scienceyoucanlove: The root cause of diabetes may have been found.
Fiorina and his team studied hundreds of pathways in animals with diabetes. They eventually isolated one, known as ATP/P2X7R, which triggers the T-cell attacks on the pancreas, rendering it unable to produce insulin.
“By identifying the ATP/P2X7R pathway as the early mechanism in the body that fires up an alloimmune response, we found the root cause of diabetes,” says Fiorina. “With the cause identified, we can now focus on treatment options. Everything from drug therapies to transplants that require less immunosuppression is being explored.”
The mainstays of treatment are warm compresses and gentle massage of the closed lid toward the lid margin. In some cases, as seen in this image, the cyst may begin to “point” through the skin. If this occurs, discontinue warm compresses.
Although antibiotics are not indicated for management of chalazions, they should be ordered if preseptal cellulitis cannot be ruled out. Excision should be considered if the chalazion does not resolve after several months.
Children and parents should be warned that the chalazion will increase and decrease in size as it resolves and may occur in other parts of the lids.
History: Inflammation of a blocked meibomian gland that can occur on either eyelid. They are often recurrent, so previous episodes may be elicited on history. Begins as a mildly tender, swollen eyelid and may be confused with preseptal cellulitis.
Exam: A palpable firm nodule that may be tender when acute. Unlike a stye, it occurs in the tarsal plate rather than at the lid border.
History: The child will typically present with localized redness, pain, swelling, and occasional crusting at the base of the eyelashes. Symptoms may worsen over the course of several days.
Exam: Begins as a red papule, typically at the base of the eyelashes; may appear yellow as pus develops. A lump is usually palpable and tender to palpation.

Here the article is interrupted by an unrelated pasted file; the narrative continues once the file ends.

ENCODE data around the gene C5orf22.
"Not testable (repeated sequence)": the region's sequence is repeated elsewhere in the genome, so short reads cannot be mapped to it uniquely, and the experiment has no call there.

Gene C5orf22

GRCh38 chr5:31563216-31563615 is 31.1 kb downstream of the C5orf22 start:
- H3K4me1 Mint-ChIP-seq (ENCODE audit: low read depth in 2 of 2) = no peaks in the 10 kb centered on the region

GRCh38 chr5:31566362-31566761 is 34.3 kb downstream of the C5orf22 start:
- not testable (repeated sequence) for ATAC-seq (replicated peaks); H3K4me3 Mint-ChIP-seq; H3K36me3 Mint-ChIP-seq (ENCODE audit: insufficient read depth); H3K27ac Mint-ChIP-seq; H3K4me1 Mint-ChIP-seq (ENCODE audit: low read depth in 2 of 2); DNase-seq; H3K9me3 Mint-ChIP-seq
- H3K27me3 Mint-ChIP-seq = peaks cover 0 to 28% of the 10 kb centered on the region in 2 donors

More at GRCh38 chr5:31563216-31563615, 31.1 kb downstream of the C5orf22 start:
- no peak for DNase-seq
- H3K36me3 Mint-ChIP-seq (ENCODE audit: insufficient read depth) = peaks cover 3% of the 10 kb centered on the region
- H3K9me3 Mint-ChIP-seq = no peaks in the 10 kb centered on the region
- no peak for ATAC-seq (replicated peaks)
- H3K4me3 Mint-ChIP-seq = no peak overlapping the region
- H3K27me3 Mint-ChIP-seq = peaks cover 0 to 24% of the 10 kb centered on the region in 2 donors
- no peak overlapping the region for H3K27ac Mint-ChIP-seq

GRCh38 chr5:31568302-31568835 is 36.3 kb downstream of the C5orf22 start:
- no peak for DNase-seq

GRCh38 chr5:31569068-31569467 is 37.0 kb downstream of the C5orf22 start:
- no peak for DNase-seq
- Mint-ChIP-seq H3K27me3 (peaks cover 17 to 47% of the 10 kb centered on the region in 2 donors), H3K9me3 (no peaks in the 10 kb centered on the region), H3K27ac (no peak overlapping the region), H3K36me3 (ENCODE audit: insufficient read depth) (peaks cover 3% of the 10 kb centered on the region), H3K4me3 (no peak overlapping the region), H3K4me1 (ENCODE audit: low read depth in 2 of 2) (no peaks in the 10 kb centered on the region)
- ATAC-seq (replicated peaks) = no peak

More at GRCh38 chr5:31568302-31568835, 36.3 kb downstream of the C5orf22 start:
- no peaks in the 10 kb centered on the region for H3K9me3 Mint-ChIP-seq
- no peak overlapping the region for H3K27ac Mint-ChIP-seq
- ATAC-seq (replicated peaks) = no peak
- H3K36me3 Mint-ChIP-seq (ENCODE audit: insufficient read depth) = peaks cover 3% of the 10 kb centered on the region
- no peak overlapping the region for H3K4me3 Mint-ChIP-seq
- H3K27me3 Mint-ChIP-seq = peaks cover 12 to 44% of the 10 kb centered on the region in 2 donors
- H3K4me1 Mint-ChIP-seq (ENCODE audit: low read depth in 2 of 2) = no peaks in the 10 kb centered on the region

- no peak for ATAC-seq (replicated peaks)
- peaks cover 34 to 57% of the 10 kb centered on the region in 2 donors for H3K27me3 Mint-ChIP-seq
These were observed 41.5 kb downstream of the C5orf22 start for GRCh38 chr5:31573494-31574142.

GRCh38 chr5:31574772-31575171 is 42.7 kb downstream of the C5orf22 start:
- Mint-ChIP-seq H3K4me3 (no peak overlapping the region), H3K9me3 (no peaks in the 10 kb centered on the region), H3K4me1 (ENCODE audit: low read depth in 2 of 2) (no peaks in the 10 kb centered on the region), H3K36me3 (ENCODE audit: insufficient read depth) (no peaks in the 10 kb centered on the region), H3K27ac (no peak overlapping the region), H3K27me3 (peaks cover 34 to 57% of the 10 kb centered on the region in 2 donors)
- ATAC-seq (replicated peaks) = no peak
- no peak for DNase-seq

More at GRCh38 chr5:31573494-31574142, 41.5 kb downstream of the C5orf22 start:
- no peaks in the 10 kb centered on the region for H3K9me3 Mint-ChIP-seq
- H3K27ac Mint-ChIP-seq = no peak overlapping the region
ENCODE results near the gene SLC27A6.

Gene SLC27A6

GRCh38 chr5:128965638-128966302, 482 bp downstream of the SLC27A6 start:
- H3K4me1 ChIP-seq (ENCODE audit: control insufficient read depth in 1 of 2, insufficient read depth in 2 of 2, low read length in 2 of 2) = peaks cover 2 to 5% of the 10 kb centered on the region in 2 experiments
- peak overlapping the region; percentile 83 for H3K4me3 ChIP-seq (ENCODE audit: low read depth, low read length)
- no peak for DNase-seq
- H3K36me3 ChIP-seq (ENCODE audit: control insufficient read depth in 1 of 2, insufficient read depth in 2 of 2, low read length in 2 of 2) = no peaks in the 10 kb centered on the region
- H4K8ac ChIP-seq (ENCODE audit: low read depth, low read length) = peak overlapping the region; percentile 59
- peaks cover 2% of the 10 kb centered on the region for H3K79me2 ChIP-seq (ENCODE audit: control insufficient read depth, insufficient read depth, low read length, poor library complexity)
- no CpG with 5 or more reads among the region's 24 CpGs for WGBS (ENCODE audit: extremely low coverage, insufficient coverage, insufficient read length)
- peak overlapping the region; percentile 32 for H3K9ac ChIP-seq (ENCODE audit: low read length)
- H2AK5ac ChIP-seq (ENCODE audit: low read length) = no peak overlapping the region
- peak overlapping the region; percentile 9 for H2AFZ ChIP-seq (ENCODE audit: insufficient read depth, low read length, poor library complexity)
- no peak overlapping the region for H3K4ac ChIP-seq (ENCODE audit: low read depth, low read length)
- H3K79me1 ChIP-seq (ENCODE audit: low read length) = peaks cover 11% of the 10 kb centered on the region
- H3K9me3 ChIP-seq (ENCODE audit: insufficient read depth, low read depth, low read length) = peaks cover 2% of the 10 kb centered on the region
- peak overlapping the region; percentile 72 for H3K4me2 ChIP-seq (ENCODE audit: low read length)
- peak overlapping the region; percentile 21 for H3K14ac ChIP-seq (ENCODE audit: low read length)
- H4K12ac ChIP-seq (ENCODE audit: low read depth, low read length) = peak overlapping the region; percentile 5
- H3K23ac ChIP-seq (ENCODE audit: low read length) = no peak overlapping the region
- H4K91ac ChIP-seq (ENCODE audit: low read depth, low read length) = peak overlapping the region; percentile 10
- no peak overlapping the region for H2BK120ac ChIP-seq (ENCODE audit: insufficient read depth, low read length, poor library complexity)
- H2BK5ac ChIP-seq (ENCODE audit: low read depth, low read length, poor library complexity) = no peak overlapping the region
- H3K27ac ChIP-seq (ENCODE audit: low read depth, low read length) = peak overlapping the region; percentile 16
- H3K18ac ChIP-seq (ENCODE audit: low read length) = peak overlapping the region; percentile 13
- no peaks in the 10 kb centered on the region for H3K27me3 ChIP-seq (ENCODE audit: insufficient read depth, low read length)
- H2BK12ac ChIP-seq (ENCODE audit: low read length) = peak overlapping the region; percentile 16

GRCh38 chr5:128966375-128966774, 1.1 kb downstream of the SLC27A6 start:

Management: Warm compresses are the usual treatment. Topical antibiotic ointments may be needed if there is accompanying bacterial conjunctivitis.
Styes are typically caused by staphylococcal organisms. Reassure children and parents that styes resolve without a residual lump.
History: Most common in spring and fall. Redness, tearing, and rubbing the eyes are universal. If the child is not rubbing, it’s not allergic conjunctivitis.
Exam: Swelling of the conjunctiva (chemosis) may occur. The parent will describe it as a bubble on the white of the eye. Pronounced clear follicles in the bulbar conjunctiva near the cul-de-sac is also typical.
Management: A stepwise treatment approach begins with cool compresses, artificial tears, over-the-counter antihistamines (diphenhydramine [Benadryl®] is the most effective oral agent), and/or topical antihistamines (emedastine [Emadine®]) or decongestants (naphazoline [Clear Eyes®; Vasocon A]). Second-line therapy includes mast cell stabilizers (lodoxamide [Alomide®], nedocromil [Alocril®]), or a combination antihistamine/mast cell stabilizer (olopatadine [Patanol®]).
History: Viral illness within the previous week may sometimes be reported, but this is not always the case. Copious tearing and foreign body sensation are typical.
Exam: Redness and swelling of the lids are common. Prominent follicles in the bulbar conjunctiva may be seen.
Management: Artificial tears may be soothing. There is no response to topical antibiotics. However, some school systems may have policies mandating use of antibiotics in order for the child to be readmitted.
Viral conjunctivitis is highly contagious and may last for weeks. Wipe down the examination room. Children are contagious for about 7-10 days after symptoms develop and may shed virus for the 3-4 days before redness appears.
History: Painless, rapid onset.
Exam: Red conjunctiva is found with all etiologies and is not a reliable indicator that the cause is bacterial. Discharge is always present and may be any color. Photophobia is not typical.
Management: Bacterial conjunctivitis responds quickly to topical antibiotic drops, and there is no need to use the newest, greatest antibiotic!
If the child is a contact lens wearer, ask about lens hygiene. Patients should not wear contact lenses if their eyes are red. Contact lens wearers who report pain should be referred to an eye care professional.
What are the steps to evaluating this patient?
History: When evaluating a red eye, ask about the presence of tearing, discharge, itching, pain, foreign body sensation, photophobia, and vision changes.
Exam: Always check vision.
Children with suspected conjunctivitis who have symptoms for >1 week or do not respond to therapy within 48-72 hours should be referred.